Hi everybody,
I have a question about how to roast for cupping. Is there a general rule for how to "cupp-roast"; say 1.5 pound batch for 14min in 420 f? or is the roast relative for bean, altitude etc.

Thanks

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There are many more on this site with way more roasting hours under there belt. I hope to see there comments here as well.

That said, I was trained as a roaster at a top roasting school in Vermont, USA. I have been roasting commercially for 1 and 1/2 years. Barely a newborn when it comes to roasting coffee.
As I remember we cupped every day after each roast to test our roast and find out how we did. In other words I think you have it backwards. We did not roast for cupping. Cupping was or is as I understand it a way to tell how you came out with your roast or a way to check green beans that your company is or might purchase for inventory.
Now if your talking about a public cupping to show off your coffees that you offer, I would roast the bean to it's optimal point to show off all it's varietal characteristics and flavor notes. Stay away from the dark side. You will tend to loose the best traits of the different greens you showcase..
Joe

--
Ambassador for Specialty Coffee and palate reform.
At Batdorf & Bronson Coffee Roasters in Atlanta, GA, we roast our coffees according to a predertermined profile. After resting, the beans are ground and cupped. If something seems unusual or noteable, we share that info. It isn't like a traditional cupping in which coffees are scored. IN other words, we use a method a lot like Mr. Robertson's.

However, in my experience I have come across another method of roasting coffees for cupping. This method is used to better determine the profile of the roast for a given bean.

Essentially, to accomplish this, one roasts the same bean to 3 or 6 different levels. Usually 3 at first. Light, Medium, Dark, etc. Once this is accomplished, I will roast to several more specific levels within the first level I liked best. In so doing, I begin the process of determining the correct profile.

Joseph Robertson said:
There are many more on this site with way more roasting hours under there belt. I hope to see there comments here as well.

That said, I was trained as a roaster at a top roasting school in Vermont, USA. I have been roasting commercially for 1 and 1/2 years. Barely a newborn when it comes to roasting coffee.
As I remember we cupped every day after each roast to test our roast and find out how we did. In other words I think you have it backwards. We did not roast for cupping. Cupping was or is as I understand it a way to tell how you came out with your roast or a way to check green beans that your company is or might purchase for inventory.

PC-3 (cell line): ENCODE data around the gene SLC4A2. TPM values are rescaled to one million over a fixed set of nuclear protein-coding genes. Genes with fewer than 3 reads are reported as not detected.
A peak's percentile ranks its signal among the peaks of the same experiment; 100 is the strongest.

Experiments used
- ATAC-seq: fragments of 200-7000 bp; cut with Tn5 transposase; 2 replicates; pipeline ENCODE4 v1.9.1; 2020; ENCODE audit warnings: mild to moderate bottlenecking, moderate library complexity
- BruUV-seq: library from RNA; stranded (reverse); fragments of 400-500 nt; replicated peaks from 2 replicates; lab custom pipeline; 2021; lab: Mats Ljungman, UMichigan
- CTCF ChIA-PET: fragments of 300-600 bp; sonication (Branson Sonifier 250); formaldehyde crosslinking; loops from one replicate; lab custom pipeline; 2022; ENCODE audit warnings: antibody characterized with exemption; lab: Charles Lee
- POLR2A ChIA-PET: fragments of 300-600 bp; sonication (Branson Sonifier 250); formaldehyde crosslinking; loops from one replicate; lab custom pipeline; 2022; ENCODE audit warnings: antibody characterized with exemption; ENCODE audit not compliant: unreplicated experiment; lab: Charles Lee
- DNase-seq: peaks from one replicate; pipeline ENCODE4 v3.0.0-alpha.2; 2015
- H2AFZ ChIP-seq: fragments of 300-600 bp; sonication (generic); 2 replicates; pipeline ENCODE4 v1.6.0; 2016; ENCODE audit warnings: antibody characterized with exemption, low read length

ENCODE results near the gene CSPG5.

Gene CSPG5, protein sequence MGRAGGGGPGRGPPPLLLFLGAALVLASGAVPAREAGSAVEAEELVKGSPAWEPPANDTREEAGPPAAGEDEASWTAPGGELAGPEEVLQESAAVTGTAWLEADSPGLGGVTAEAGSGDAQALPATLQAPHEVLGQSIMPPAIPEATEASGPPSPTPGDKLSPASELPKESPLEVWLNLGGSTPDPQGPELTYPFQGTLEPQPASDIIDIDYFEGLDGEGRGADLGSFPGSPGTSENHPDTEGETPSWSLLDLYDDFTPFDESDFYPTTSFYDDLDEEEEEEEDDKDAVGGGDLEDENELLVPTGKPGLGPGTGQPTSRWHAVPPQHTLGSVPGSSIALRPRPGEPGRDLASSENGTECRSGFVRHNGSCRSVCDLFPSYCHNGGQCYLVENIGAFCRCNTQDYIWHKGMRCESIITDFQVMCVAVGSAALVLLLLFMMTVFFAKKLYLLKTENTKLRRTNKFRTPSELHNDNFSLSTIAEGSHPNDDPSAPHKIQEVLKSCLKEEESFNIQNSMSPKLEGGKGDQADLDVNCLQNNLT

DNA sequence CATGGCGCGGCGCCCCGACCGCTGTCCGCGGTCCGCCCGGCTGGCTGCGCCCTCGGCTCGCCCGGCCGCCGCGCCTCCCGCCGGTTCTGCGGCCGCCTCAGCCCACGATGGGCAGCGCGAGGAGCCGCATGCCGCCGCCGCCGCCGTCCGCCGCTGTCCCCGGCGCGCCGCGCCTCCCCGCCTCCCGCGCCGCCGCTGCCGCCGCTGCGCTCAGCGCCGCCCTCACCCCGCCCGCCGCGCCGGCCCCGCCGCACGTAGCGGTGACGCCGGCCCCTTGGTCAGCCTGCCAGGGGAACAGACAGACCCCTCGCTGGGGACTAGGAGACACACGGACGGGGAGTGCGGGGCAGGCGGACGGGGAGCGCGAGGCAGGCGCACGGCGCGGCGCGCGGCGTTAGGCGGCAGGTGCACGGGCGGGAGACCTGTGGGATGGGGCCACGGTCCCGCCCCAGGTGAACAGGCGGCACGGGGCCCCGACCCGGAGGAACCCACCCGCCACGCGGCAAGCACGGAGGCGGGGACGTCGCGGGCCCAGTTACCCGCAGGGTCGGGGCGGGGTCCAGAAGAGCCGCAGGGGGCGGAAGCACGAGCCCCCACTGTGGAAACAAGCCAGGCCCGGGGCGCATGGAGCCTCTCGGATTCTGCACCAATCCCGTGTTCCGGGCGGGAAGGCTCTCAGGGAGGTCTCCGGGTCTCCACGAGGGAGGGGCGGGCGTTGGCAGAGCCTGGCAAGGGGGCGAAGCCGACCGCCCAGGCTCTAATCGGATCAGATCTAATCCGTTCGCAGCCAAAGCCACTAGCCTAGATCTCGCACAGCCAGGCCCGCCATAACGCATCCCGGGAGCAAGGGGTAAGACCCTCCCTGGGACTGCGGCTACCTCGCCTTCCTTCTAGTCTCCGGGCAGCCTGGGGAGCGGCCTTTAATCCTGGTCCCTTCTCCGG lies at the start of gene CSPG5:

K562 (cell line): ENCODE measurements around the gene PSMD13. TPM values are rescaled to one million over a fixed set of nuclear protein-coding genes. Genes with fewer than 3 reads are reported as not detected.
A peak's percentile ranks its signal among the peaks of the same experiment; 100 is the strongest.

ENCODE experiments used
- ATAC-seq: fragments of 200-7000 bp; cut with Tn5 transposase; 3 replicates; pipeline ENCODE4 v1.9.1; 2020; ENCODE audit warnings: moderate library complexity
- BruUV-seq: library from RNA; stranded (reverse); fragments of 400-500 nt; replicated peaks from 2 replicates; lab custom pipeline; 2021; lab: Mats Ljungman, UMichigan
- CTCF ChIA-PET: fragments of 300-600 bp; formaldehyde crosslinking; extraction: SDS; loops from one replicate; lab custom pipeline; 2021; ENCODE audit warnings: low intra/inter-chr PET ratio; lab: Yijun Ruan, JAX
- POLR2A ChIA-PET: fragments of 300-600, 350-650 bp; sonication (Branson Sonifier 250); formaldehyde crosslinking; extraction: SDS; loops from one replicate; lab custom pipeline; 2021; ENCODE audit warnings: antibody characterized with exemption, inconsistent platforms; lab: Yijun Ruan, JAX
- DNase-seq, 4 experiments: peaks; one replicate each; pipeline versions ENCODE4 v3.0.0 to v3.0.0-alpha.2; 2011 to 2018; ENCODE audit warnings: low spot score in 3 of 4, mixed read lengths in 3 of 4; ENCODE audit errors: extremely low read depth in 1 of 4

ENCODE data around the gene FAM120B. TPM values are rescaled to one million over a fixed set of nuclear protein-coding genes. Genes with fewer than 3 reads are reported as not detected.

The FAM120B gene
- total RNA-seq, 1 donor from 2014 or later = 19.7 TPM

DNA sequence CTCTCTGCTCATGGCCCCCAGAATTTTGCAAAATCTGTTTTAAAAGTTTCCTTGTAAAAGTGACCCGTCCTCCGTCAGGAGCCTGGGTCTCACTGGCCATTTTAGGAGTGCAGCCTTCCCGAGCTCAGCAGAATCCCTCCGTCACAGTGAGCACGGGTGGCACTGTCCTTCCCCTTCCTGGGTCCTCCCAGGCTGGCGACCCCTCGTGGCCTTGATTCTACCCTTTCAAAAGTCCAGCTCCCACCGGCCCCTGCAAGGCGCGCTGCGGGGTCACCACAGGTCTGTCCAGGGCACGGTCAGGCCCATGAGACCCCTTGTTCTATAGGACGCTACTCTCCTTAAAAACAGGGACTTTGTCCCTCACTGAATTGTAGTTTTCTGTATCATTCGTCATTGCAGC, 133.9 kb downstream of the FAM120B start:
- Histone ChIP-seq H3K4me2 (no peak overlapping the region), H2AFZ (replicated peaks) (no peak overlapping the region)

Now if your talking about a public cupping to show off your coffees that you offer, I would roast the bean to it's optimal point to show off all it's varietal characteristics and flavor notes. Stay away from the dark side. You will tend to loose the best traits of the different greens you showcase..
Joe

--
Ambassador for Specialty Coffee and palate reform.
1.5 pounds is going to be quite a bit, considering samples from importers are almost always 1 pound or less.


What is the machine you are roasting on?

is your thermometer probe environment or bean specific?

As a rule, roasts to determine the intrinsic qualities and faults should be quite light. Never into second crack, provided you are looking for faults in the coffee.

As an experiment, try getting to first crack by 9-10 minutes, and dumping 30 seconds after first crack ends, making sure you kill your gas early enough to not roll into second crack. What really matters is that you can find a profile that you can nail again and again. If roasting 200 gram batches on a 30 kilo roaster is not going to work for you, consider buying a sample roaster.
I think I've used wrong terminology, I meant to sample-roast in a quick and easy way like the barrel sample-roasters.
I have a new Diedrich ir3 table top (profile pic). If I'm not wrong you can roast minimum of more or less 450 grams. Anyone else with an ir3 experience?

...and thanks for the answers.
Oner,
Ahhh Yes, sample roasters, I'm not familar with the ir3. I'm sure someone here is though.
Joe

Öner Kulbay said:
I think I've used wrong terminology, I meant to sample-roast in a quick and easy way like the barrel sample-roasters.
I have a new Diedrich ir3 table top (profile pic). If I'm not wrong you can roast minimum of more or less 450 grams. Anyone else with an ir3 experience?

...and thanks for the answers.

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